Motorola's promising comeback

Olga Kharif, Roger O. Crockett
02 Nov 2009
00:00

Is Motorola back?

The mobile-phone giant has struggled for years as rivals from Nokia to Research In Motion to Apple have stolen away its customers. To get back on track and win over dispirited investors, Motorola has undergone a painful overhaul, chopping expenses and laying off employees, including 9,700 workers this year.

Now, finally, Motorola is showing real signs of progress. This month, the company debuted two impressive new smartphones, the Cliq and the Droid, which appear to be viable competitors for Apple's popular iPhone and RIM's BlackBerrry. And on Oct. 29, the company dazzled investors with quarterly financial results that were much stronger than expected. The company reported a surprising $12 million profit on $5.5 billion in sales, compared with a loss of $397 million on $7.5 billion in revenues in the year-earlier period. The company's shares rallied 9.8%, to 8.74, on the news.

Sanjay Jha, the Motorola co-chief executive who oversees the mobile-phone business, says the days of retrenchment are likely in the past and the company can now focus on one clear goal: revving up sales of mobile phones. "From here on, our smartphone traction is the critical driver of our financial performance," said Jha during Motorola's earnings call.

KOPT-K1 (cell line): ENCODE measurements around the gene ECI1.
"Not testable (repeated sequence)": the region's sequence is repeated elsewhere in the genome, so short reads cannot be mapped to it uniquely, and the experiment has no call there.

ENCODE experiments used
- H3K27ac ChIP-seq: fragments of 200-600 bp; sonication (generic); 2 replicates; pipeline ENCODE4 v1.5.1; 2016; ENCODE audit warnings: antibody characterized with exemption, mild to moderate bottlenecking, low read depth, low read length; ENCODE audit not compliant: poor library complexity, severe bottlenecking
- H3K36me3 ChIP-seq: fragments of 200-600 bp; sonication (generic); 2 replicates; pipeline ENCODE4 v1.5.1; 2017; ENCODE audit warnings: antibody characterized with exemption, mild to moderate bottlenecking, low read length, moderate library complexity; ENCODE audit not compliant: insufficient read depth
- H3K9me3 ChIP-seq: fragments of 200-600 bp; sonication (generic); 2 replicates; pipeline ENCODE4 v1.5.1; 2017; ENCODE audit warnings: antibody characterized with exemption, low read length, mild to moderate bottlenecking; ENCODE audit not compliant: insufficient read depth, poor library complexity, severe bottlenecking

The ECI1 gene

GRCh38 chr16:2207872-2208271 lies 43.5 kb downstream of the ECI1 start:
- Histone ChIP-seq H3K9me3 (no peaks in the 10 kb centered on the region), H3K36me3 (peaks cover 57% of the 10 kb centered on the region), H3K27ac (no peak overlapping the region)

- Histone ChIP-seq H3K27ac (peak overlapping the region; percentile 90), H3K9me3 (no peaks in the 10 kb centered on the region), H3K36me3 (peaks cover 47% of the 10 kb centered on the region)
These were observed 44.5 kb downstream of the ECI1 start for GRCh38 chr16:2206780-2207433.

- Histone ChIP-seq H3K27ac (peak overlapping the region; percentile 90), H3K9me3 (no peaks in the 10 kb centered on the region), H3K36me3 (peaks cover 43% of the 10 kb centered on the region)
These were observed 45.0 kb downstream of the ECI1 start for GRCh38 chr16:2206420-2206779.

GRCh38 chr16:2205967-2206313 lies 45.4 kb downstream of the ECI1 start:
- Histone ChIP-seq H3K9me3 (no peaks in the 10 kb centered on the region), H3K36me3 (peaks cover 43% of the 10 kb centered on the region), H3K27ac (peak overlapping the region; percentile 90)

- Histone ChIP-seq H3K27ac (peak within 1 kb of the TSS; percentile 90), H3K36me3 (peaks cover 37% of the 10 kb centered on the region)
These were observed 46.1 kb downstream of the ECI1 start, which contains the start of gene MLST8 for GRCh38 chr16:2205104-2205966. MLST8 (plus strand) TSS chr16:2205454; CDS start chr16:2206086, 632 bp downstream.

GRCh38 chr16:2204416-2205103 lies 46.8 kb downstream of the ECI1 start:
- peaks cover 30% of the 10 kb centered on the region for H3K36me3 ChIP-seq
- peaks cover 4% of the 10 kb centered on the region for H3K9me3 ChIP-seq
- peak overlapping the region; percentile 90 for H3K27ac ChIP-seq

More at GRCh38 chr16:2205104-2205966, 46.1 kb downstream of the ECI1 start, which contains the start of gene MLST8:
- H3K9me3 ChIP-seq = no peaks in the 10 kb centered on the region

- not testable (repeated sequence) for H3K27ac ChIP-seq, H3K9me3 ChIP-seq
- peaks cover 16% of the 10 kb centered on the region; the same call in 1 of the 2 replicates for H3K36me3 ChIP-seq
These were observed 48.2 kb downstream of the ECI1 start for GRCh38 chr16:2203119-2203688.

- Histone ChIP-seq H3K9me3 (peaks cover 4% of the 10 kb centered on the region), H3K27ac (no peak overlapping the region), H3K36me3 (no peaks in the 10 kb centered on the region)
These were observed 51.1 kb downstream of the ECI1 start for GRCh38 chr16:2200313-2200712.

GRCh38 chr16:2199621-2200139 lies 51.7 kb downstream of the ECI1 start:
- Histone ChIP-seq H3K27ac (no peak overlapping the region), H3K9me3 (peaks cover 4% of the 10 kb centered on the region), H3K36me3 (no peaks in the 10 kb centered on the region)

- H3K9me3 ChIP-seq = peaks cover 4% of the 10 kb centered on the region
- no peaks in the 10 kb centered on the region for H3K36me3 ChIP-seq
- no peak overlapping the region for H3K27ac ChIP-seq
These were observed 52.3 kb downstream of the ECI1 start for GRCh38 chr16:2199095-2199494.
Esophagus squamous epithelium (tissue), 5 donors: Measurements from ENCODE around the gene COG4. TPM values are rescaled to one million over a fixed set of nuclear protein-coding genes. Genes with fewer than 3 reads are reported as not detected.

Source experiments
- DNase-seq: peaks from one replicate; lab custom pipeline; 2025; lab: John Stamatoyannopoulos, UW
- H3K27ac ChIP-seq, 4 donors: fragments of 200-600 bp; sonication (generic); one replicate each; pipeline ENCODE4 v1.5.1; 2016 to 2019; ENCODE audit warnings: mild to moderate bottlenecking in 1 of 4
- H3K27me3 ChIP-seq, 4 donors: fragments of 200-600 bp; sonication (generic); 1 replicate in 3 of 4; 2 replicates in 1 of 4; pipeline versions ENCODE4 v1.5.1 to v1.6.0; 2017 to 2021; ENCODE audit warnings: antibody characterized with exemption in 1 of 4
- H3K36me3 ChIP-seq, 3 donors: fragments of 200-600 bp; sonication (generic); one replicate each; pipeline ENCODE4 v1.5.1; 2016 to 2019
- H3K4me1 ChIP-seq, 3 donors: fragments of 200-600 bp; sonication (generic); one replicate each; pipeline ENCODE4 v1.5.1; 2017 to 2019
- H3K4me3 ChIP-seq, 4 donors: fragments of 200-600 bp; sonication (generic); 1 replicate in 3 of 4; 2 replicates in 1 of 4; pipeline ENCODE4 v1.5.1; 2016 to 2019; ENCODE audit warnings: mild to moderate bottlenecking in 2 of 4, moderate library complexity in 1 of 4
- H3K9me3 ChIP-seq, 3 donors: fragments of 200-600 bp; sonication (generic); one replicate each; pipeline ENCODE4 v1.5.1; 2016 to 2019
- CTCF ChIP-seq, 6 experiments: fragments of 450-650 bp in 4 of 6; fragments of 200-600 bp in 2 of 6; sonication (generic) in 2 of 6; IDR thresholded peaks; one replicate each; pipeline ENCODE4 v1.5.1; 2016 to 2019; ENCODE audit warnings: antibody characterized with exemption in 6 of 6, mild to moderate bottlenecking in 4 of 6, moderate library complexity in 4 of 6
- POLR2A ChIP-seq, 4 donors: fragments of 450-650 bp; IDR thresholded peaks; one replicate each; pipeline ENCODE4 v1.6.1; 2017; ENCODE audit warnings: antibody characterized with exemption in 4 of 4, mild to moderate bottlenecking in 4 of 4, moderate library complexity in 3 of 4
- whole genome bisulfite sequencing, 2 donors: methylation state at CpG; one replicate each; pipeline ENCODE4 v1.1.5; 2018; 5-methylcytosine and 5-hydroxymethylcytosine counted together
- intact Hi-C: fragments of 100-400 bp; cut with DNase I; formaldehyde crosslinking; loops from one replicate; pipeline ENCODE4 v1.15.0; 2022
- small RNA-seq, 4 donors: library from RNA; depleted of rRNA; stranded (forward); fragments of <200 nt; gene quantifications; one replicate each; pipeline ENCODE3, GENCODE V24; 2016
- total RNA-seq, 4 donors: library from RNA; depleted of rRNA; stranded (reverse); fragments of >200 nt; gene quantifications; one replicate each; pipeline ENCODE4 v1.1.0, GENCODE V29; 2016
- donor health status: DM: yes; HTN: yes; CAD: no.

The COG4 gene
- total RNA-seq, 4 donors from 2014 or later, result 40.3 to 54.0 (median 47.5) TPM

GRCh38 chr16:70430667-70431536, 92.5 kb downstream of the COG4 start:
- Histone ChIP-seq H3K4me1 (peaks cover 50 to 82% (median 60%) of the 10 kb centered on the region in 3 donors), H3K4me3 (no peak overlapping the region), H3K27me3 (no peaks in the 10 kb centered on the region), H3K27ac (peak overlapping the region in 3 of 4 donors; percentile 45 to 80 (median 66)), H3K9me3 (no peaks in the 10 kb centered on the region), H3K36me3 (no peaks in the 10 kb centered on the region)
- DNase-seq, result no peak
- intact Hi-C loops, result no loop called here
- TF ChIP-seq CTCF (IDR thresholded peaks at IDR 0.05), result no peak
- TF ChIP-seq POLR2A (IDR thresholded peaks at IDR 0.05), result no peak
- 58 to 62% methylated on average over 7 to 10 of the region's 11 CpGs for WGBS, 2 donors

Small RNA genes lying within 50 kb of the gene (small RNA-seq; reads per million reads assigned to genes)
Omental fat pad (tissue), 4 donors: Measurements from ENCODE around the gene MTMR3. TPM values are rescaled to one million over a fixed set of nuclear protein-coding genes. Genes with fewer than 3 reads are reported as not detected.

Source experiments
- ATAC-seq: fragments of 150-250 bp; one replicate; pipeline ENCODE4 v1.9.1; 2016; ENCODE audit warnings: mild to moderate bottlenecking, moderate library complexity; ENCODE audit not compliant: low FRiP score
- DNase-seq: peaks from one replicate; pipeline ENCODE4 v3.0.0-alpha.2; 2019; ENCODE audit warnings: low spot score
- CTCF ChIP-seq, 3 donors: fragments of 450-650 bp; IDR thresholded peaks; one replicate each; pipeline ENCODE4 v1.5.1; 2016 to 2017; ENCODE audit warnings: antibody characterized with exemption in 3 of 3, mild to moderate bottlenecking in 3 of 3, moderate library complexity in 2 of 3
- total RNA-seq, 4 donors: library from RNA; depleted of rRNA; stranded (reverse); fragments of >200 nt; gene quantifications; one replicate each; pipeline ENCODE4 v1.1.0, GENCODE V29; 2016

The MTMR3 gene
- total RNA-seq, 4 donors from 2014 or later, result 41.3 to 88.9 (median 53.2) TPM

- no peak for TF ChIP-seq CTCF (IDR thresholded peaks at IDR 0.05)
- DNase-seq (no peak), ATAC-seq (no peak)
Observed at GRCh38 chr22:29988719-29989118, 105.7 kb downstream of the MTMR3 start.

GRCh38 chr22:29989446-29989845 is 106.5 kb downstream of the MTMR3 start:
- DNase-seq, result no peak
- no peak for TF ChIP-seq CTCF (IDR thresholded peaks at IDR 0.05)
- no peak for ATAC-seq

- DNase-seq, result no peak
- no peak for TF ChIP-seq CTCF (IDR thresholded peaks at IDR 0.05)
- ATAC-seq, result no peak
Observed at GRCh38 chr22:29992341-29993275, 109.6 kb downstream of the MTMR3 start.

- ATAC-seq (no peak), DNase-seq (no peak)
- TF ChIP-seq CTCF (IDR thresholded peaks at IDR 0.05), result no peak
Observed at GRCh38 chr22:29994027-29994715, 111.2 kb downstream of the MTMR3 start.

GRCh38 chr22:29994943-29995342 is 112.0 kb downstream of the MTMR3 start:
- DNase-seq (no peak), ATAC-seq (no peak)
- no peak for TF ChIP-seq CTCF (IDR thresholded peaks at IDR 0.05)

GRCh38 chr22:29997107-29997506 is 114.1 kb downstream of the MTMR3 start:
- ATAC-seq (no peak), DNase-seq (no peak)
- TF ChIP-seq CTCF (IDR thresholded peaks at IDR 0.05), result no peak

Some analysts on Wall Street believe Motorola is turning the corner. Impressed by the Droid handset announced Oct. 28, RBC Capital Markets upgraded the stock to outperform. Michael Mahoney, senior managing director at Falcon Point Capital, bought some Motorola shares earlier in October. He expects the stock to rise as high as 12 if Motorola manages to revive and stabilize its handset business and eventually split the company into two or more pieces, as it still plans to do. "I think they may have a real winner on their hands," he says.

Youth targeting

With Droid, the thinnest Qwerty keyboard slider smartphone around that can also run mobile apps like Facebook, Motorola might be able to build greater brand presence with a younger crowd. "If you energize the under-30-year-olds and bring them to Motorola's brand, that's huge," Mahoney says. During the earnings call, Jha said he is looking to invest in rebuilding the brand, which could mean a major marketing campaign. The Droid is already widely touted by Verizon Wireless, and Cliq by the likes of T-Mobile USA.

Of course, one or two phones won't be enough for a lasting turnaround, even if they are successful. Motorola scored a huge hit with its sleek Razr phone, introduced in 2004, but the company suffered as it failed to follow the success with additional strong phones. Motorola's financial recovery is just beginning, and it may not be an easy or fast one. If all goes according to plan, analysts say the business may stabilize in mid- to late 2010.

Broadpoint AmTech analyst Mark McKechnie expects Motorola to ship 700,000 new smartphones globally in the fourth quarter—which won't be enough to offset dropping shipments of much-cheaper feature phones. Those estimates assume respectable, but not breakout success for the Droid and Cliq. (For comparison, the iPhone sold 1.1 million units in its first quarter of availability in 2007.) While the Droid has received rave reviews, it won't go on sale until Nov. 6 and, as a result, is yet to be proven a hit with consumers.

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